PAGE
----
Big names, new sensations and an electronica fest beckon concert goers

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Typically, summer is the season that forces music fans to clear their credit cards as dozens of concerts vie for our attention and dollars. But this year, Atlanta’s fall concert landscape is the entrée to summer’s tempting appetizer. From stalwart rockers to country icons to soulful newbies, the collection is vast. Here are nine to consider.

Aerosmith and Slash. For a certain stretch of time, it appeared Aerosmith might never be heard from again. But 40 years later, the Beantown Boys are still tearing it up, as they proved during their last Atlanta visit in 2012. Guitarist Joe Perry says the biggest challenge is picking the strongest set list. "So far it's gone pretty well. I haven't seen anybody walk out," he said in a recent interview with the AJC. Opening the show will be Aerosmith's longtime buddy Slash. Aug. 28. Philips Arena.

Jason Mraz. Mraz recently released his fifth album, "Yes!", a collection of more of the optimistic peace and love strummers that have earned him Grammys and a reputation as one of the nicest guys in pop. He also has one of the genre's purest voices, a fact often overlooked in breezy hits such as "I'm Yours" and "I Won't Give Up." This current tour will focus on Mraz's acoustic leanings, and he'll be backed by Raining Jane, the all-female group that joins him on the new album. Sept. 9. Fox Theatre,

Ed Sheeran. Not too long ago, the ginger-haired Brit with the colorful tattoos, disarming smile and sweet voice was selling out clubs. Then came an opening stint with Taylor Swift on her mega "Red" tour. And now Sheeran, who has graduated from the pensive folkie-pop of "The A Team" and "Lego House" to a Pharrell Williams-produced groove on "Sing," is headlining arenas. His second album, "x," debuted at No. 1 on the Billboard 200 album chart in June. Sept. 12. The Arena at Gwinnett Center,

Lily Allen. Eight years ago, the tart-tongued Brit landed on U.S. radio with the bouncy-yet-snarky "Smile." And then she disappeared from American view. But in May, she returned with her third studio album, "Sheezus," a direct jab at Kanye West's absurdly titled "Yeezus," and proceeded to remind us how much we missed her sarcasm and frankness. Sept. 17. The Tabernacle.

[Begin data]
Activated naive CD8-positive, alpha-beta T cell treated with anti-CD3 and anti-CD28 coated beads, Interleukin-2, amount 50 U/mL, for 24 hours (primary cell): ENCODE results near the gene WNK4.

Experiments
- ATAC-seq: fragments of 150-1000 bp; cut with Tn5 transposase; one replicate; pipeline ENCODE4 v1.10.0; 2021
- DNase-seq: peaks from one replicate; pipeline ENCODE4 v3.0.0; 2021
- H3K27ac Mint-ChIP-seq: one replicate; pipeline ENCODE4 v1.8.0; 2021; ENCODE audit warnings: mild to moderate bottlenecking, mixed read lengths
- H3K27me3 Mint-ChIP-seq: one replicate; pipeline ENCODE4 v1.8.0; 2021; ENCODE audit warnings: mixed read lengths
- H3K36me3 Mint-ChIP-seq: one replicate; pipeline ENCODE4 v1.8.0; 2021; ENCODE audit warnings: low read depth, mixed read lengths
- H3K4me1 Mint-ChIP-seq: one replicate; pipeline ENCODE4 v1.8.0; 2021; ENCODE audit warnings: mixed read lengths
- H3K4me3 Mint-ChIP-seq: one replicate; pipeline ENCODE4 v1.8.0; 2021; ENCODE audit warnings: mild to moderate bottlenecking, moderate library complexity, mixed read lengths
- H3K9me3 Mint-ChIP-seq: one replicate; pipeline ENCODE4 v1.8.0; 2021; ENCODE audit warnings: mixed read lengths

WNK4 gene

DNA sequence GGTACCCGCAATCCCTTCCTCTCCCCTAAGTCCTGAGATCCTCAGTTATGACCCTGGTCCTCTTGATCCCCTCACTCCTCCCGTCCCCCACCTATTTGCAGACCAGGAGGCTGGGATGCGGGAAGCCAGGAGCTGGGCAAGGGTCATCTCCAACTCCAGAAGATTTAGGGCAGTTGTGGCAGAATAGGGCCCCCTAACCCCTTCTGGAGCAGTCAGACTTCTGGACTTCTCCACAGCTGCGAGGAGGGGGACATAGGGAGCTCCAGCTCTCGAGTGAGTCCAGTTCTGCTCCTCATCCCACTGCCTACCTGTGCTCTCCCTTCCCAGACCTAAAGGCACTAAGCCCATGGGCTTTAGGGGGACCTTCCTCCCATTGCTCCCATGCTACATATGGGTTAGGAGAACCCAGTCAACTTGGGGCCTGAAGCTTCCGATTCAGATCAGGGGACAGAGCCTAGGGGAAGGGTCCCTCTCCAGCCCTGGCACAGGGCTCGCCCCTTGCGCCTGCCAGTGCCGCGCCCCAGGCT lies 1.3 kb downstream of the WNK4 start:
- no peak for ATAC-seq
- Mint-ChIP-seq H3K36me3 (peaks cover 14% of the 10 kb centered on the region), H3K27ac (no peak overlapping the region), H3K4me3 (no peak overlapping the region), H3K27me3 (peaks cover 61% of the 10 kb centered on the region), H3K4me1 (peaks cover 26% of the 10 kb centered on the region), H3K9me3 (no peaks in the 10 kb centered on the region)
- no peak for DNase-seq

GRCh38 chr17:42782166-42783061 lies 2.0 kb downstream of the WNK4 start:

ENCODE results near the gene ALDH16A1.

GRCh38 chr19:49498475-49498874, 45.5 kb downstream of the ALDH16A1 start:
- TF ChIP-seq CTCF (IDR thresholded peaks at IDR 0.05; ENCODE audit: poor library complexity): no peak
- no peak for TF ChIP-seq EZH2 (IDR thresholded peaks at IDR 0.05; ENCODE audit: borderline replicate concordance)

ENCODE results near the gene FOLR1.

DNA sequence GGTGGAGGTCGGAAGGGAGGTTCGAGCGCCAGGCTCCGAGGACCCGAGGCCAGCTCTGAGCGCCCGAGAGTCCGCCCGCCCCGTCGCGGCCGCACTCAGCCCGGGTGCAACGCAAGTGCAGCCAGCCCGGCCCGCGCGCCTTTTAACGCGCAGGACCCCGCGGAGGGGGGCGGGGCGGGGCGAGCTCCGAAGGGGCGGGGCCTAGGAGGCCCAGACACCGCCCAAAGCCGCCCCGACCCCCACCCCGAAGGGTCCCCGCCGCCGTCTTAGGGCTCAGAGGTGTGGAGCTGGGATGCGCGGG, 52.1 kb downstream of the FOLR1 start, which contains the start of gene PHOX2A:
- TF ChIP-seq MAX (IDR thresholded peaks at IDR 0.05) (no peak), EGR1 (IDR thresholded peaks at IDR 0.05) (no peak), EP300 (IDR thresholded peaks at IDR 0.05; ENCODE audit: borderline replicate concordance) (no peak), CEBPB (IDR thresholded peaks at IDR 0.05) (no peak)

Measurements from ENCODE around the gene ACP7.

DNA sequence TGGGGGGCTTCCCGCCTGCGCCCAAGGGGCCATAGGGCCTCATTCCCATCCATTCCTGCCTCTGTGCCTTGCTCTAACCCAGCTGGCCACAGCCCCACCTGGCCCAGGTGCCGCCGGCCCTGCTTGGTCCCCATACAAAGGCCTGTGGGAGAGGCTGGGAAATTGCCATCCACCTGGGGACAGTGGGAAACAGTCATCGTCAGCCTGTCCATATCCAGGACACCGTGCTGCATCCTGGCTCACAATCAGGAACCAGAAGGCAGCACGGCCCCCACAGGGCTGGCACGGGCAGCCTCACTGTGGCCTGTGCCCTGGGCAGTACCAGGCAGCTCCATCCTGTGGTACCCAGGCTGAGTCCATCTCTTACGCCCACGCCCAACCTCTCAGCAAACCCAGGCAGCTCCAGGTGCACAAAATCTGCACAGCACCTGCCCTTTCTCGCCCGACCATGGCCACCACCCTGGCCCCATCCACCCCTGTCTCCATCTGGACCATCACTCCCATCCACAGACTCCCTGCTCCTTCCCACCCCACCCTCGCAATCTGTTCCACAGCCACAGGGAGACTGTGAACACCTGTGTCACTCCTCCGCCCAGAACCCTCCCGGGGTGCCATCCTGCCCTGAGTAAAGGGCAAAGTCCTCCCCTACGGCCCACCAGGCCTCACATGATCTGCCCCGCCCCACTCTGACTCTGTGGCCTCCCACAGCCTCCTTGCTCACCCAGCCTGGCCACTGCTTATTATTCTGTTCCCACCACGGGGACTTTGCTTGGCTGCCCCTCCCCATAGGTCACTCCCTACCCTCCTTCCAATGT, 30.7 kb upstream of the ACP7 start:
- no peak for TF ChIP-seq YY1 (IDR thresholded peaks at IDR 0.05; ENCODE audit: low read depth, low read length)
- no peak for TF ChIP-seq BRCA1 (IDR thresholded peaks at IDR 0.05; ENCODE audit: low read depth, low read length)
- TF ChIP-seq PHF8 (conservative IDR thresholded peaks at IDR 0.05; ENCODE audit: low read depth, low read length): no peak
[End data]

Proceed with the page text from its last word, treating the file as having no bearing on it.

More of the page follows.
Garth Brooks and Trisha Yearwood. It's been 18 years since the country behemoth played Atlanta, and while ticket prices might be a bit higher than Brooks' '90s-era $20-for-all mentality, they're still a bargain for a superstar with worldwide album sales of almost 190 million and his country singer wife. Sept. 19. Philips Arena.

TomorrowWorld. Electronic dance music has ruled the festival landscape the past few years, and with the arrival of this Belgium import last fall, the Atlanta area ascended the prestige ladder in the eyes of EDM fans. This year's lineup includes David Guetta, Avicii, Diplo, Skrillex, Zedd, Tiesto, Steve Aoki, Bassnectar, Kaskade, Dimitri Vegas and Like Mike, Martin Garrix and Nicky Romero. The three-day event once again takes place about 45 minutes outside of Atlanta. Sept. 26-28. Bouckaert Farm, Chattahoochee Hills.

One Direction. In a brilliant move, promoters plopped this stadium trek on sale a few weeks before Christmas, ensuring a sell-out while the five cheeky Brits were still godlike in the eyes of 14-year-old girls. The mania surrounding the "Best Song Ever" hitmakers has cooled a tinge, but still … bring earplugs to block the squealing. Openers 5 Seconds of Summer are in the midst of their own teen-dream explosion and are nearly as big a draw now as the headliners. Oct. 1. Georgia Dome.

Sam Smith. He's been compared vocally to everyone from Boy George to Rick Astley to a male Adele. Connect the dots with whomever you choose, but know this: Smith is a gem. His creamy soul throwback "Stay With Me" is the first most Americans heard of the 22-year-old, but he's knocked around England's charts for a couple of years. Oct. 6. The Tabernacle.

Rufus Wainwright. In February, Wainwright released "Vibrate: The Best of Rufus Wainwright," a self-explanatory collection of his engaging, affecting baroque-indie-pop. Suffice to say, Wainwright is an original, a singer who coats everything in his unique style, whether it's the umpteenth cover of Jeff Buckley's "Hallelujah" or the cheeky new "Me and Liza." This greatest hits tour has been rolling since March in Dublin. Nov. 9. Atlanta Symphony Hall.

Unless otherwise notes, tickets can be purchased at